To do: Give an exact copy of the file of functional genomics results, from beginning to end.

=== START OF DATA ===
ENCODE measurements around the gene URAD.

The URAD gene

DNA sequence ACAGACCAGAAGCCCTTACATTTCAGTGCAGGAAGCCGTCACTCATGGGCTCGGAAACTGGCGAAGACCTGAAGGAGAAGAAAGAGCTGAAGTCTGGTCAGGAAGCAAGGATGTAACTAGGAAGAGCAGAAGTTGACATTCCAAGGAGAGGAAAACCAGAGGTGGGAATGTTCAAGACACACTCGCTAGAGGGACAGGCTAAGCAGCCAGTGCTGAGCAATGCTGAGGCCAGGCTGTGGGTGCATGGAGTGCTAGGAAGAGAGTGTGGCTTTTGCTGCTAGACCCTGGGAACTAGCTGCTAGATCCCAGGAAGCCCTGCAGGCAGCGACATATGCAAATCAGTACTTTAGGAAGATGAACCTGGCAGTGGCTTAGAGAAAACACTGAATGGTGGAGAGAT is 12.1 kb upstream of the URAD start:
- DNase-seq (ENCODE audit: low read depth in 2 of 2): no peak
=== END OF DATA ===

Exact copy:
ENCODE measurements around the gene URAD.

The URAD gene

DNA sequence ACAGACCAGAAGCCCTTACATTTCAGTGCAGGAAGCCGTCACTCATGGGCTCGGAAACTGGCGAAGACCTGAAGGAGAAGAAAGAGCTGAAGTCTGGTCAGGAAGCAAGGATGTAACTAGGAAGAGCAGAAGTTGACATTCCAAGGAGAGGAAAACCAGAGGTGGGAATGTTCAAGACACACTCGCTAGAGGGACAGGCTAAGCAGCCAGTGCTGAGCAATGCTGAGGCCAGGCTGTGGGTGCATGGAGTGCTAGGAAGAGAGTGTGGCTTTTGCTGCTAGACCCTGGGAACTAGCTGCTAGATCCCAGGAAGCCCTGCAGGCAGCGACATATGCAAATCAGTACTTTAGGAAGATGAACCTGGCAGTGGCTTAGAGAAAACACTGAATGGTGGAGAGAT is 12.1 kb upstream of the URAD start:
- DNase-seq (ENCODE audit: low read depth in 2 of 2): no peak